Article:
At 12:30, I had to move the cooker out of the shade, and onto a bucket. I tipped it back slightly to capture more sunlight.
I put 2 cups of tap water out, again at 85F in the same configuration as the distilled water.
At 12:55, the water temp had climbed to 150F.
I didn't check this again for 45 minutes, and the water was up to 200F. I repositioned the cooker, to face the sun better.
At 2pm, the water was boiling.
Pros of this cooker:
I am pleased with this cooker, and its cooking capabilities.
It is definitely more 'permanent' than my cardboard panel cooker, and much easier to store.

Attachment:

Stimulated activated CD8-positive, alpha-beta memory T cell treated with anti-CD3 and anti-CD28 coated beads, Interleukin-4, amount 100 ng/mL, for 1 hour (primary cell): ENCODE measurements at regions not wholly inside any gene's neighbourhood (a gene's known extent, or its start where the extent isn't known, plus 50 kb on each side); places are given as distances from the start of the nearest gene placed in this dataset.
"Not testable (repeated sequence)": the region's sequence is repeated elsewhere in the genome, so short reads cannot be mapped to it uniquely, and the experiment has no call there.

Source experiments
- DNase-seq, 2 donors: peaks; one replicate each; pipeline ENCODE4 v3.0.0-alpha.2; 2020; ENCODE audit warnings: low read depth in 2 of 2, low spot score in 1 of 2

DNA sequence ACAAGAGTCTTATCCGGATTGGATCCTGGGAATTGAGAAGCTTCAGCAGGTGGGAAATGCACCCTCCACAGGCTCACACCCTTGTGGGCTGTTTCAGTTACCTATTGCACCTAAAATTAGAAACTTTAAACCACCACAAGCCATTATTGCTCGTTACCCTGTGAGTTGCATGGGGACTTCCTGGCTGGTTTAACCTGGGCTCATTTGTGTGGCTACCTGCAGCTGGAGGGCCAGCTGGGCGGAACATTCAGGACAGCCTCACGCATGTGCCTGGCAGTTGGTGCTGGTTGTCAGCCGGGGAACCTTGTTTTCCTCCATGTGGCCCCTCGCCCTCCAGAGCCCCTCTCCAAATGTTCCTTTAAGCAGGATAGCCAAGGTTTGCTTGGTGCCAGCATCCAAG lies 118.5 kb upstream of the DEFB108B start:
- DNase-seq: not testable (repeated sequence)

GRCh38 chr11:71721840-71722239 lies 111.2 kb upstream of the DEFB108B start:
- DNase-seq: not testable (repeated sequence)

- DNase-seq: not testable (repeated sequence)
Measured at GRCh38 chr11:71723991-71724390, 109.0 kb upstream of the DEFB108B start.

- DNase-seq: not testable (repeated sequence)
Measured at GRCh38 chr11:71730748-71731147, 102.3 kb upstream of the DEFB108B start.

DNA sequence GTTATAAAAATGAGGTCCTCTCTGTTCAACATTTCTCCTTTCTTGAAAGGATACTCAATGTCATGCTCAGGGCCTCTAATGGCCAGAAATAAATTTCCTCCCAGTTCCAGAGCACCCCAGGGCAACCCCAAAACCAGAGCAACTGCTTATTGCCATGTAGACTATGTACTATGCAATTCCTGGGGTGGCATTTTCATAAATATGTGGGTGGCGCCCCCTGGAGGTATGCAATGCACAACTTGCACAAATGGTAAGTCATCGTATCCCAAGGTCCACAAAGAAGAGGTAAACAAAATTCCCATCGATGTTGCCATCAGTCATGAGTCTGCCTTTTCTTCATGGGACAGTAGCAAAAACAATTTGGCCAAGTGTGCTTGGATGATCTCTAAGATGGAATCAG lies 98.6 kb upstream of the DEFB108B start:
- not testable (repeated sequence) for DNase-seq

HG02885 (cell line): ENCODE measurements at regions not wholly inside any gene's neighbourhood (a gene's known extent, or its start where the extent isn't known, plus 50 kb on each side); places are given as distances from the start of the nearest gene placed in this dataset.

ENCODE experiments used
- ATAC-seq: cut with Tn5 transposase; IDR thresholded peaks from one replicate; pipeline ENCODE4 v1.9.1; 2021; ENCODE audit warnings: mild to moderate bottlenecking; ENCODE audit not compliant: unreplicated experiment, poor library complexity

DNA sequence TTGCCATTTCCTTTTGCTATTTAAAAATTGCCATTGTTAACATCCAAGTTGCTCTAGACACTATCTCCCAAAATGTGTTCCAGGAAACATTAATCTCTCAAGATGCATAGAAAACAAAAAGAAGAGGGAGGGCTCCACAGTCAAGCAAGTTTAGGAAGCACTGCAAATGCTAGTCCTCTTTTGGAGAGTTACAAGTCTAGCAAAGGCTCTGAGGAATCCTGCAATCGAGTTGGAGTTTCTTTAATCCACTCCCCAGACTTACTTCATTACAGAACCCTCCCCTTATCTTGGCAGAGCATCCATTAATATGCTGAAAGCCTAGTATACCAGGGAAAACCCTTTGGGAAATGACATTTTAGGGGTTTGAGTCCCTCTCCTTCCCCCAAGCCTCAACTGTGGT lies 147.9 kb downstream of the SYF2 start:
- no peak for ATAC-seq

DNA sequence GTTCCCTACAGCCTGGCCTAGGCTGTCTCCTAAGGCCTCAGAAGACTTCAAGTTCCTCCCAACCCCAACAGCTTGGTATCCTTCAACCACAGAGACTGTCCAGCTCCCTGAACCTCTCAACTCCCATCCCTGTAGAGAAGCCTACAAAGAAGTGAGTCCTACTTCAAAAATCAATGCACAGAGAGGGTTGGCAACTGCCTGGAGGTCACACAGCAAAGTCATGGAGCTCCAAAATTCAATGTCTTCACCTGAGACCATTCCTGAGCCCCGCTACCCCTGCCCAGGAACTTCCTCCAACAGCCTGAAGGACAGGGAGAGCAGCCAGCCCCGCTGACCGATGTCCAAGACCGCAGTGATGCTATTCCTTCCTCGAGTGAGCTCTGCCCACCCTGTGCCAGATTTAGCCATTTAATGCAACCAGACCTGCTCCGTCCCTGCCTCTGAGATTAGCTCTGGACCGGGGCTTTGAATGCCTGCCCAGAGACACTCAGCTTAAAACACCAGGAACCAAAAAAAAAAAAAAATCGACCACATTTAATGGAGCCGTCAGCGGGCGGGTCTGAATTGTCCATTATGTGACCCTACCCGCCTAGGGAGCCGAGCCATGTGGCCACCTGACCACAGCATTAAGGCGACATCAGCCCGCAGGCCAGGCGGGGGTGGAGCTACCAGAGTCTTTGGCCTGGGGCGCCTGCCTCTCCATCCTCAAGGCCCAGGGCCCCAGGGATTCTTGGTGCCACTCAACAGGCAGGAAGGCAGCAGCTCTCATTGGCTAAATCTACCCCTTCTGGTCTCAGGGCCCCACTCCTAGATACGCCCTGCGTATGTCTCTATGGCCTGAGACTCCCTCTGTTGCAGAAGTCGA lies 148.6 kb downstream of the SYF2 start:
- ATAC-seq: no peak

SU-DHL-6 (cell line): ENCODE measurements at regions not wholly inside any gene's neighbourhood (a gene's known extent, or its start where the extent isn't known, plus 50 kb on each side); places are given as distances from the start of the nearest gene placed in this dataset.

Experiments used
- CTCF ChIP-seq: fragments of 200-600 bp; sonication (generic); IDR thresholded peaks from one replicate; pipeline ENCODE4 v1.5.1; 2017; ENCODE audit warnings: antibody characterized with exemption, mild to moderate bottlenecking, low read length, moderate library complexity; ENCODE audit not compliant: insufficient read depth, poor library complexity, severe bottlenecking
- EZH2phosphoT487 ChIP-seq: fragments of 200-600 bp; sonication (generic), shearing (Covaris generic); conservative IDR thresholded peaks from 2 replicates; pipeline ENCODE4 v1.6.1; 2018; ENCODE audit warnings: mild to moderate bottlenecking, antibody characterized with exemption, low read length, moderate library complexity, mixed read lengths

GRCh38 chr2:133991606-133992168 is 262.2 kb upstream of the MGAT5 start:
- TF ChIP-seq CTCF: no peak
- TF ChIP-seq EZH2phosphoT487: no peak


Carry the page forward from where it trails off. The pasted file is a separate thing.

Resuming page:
The steel bowls are light weight and relatively inexpensive. The two bowls cost $10 each, and I will need a new reflector soon, so for about the price of a CooKit, I have a cooker that will last for years, instead of one season.
Finally, the bowls can be used for other things.
If you don't have a resturant supply store in your town, check my links for online stores where you can purchases these mixing bowls.
Cons of this cooker:
The interior of the cooking bowl will need a lot of protection to prevent scratches marring the surface.
I will need to experiment more to perfect the focusing of this cooker to maximize the solar capturing and heating potential. I may need to raise the pots higher for instance.
With a panel cooker, all the research has been done; you just set up the cooker and face it towards the sun.